Car companies are innovative thinkers and capped price servicing (sometimes called fixed price servicing) has probably been their most successful strategy to lock unsuspecting buyers of new vehicles into long-term servicing contracts.
While knowing how much a dealer service centre can charge a vehicle owner for a particular service in advance might sound appealing, the negative aspects of fixed-price servicing plans can often outweigh their claimed benefits.
Read on to learn more about fixed-price servicing plans and how you can avoid paying more for car servicing under such a plan than you were led to believe you would. Let us start by answering this question-
What are capped price servicing plans?
Before the introduction of capped price servicing plans (cps programs), car dealer service centres were able to charge car owners whatever they wanted for scheduled or routine services during a vehicle's warranty period.
This led to lots of confusion and resistance against car dealer service centres, so they came up with a plan. This plan was fixed price servicing and it had the alleged purpose of standardising labour charges and mark-ups on genuine parts. While car dealer service centres will have you believe that their fixed price scheduled servicing schemes set limits on what they can charge a car owner for any service, the reality is often a lot different. So, how do these schemes work?
Essentially, a customer buys into the scheme when they purchase a new vehicle. The dealer may offer to service the vehicle according to the manufacturers’ service schedule at a fixed or predetermined price and may even offer an extended car warranty. The customer agrees to have the vehicle serviced only at the dealer’s workshop for the life of the agreement.
Given the somewhat high cost of maintaining a modern vehicle, an unsuspecting car owner might view fixed price servicing as a guaranteed money saver, however, the devil is said to live in the details, or in this case, the fine print.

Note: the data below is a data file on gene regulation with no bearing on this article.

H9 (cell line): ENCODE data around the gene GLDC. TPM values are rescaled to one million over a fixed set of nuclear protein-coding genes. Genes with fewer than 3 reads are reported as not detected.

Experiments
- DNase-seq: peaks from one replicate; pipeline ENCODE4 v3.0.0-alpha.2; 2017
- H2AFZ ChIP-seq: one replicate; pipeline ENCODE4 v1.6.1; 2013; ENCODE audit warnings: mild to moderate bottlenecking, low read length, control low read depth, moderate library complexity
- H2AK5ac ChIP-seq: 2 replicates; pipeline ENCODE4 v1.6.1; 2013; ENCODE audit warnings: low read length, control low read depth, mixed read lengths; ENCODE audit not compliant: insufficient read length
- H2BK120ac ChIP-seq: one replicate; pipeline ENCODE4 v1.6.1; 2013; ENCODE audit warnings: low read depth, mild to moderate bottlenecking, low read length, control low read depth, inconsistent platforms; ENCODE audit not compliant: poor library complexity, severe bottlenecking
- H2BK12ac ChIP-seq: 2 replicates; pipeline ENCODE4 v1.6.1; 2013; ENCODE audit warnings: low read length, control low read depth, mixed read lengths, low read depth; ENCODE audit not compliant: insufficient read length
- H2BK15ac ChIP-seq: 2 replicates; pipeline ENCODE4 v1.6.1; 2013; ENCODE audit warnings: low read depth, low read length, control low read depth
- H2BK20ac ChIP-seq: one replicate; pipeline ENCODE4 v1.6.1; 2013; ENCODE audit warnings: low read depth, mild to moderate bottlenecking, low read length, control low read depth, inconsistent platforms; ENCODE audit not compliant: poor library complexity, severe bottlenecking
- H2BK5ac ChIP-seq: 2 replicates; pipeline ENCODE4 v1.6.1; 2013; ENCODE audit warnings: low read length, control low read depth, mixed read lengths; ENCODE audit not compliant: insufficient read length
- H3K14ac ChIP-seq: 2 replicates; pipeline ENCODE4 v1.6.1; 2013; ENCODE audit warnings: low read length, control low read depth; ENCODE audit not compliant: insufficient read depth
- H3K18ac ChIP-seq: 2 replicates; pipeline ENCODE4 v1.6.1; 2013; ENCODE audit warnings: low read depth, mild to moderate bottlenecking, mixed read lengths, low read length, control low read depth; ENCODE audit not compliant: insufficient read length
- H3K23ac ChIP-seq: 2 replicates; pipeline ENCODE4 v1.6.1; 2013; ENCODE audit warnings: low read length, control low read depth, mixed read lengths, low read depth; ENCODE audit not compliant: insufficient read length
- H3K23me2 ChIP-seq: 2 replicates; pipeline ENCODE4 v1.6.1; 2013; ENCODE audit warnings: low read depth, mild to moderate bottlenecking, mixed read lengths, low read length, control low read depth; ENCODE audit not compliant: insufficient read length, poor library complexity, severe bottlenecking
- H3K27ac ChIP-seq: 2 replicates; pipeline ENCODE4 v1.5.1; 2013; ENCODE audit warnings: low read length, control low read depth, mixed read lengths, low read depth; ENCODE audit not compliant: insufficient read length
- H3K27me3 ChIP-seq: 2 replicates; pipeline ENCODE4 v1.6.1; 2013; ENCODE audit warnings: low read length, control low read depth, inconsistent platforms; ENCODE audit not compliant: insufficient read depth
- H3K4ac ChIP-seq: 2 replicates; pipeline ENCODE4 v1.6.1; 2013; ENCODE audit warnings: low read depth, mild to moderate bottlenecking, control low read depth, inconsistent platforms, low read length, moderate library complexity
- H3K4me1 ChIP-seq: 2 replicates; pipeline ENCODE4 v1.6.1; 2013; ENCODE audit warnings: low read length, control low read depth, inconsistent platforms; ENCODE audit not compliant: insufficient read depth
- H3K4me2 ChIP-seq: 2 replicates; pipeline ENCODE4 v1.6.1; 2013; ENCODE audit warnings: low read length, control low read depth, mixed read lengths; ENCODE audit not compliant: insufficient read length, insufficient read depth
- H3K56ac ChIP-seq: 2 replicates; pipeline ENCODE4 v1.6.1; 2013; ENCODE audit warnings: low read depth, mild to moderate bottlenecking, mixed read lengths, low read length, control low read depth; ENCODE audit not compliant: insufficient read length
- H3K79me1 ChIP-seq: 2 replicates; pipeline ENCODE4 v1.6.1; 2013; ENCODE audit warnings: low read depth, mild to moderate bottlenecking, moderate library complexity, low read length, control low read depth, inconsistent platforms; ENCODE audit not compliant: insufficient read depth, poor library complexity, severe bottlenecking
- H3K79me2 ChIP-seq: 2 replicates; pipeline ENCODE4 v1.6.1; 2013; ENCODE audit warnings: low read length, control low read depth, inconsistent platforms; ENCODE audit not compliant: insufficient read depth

What you need to consider.
While common sense would suggest that all the items the car manufacturer specifies at each service would be covered under a fixed-price service plan, this is typically not the case, as including everything that should be done at every service often holds no financial benefits for the car dealer service centre.
While many regular service items like oil changes and spark plug replacement may be included, you could find yourself having to pay extra for fluid changes, certain filters, wear and tear items and more. Some of these service items may be required as often as every 12 months.
It is important that you thoroughly review the terms and conditions of any capped price servicing contract that you are considering entering in to. You can read more about what is often covered and excluded in capped price servicing programs here.
How long do capped price servicing plans run for?
This varies greatly between car manufacturers. In some cases, fixed-price servicing plans may run for the entire manufacturers' warranty period and sometimes a bit beyond, while others might only be available for a fixed number of standard scheduled services. Fixed-price servicing is not available on some vehicle makes sold in Australia and for makes that do, some models may be excluded.
Regardless of the length of the plan, you will typically be required to have the vehicle serviced only at the dealer service centre or dealer service network that sold you the plan at very strict service intervals.
For more details on which dealers offer fixed-price servicing, and on which models, you can view a comprehensive list here. This information was correct at the beginning of January 2020. Since some details may no longer be accurate or correct, we recommend that you contact your dealer of choice for the latest information on fixed-price servicing options.
This leaves us with the most important question of all-
Are capped price car servicing plans worth it?
While we cannot advise you not to enter into a capped price servicing plan under any circumstances, we can tell you that these plans may not be what they appear on the surface. Calling them swindles might be going too far, but the fact is that capped price service plans may disguise or mask the real costs of servicing and maintaining new vehicles. This is because of the many exclusions and hidden costs that often characterise capped price servicing plans.
We strongly recommend that you approach all capped price servicing plans with a great deal of caution. Do some in-depth research into the actual costs of owning and maintaining your new vehicle before you sign a capped price service contract, as it will almost certainly turn out not to be in your best interests.
On the other hand, it is also true that maintenance and servicing costs of a modern vehicle (not just luxury cars) can get very expensive, very fast, if it’s not done right or properly. Wouldn't you prefer to have an aftermarket workshop list all of the included costs upfront, rather than receiving a bill from the dealer for service items that should have been included in any particular service?
So, are capped price servicing or fixed priced servicing plans bad? We believe so, simply because nothing that works against a car owner’s best interests can be good.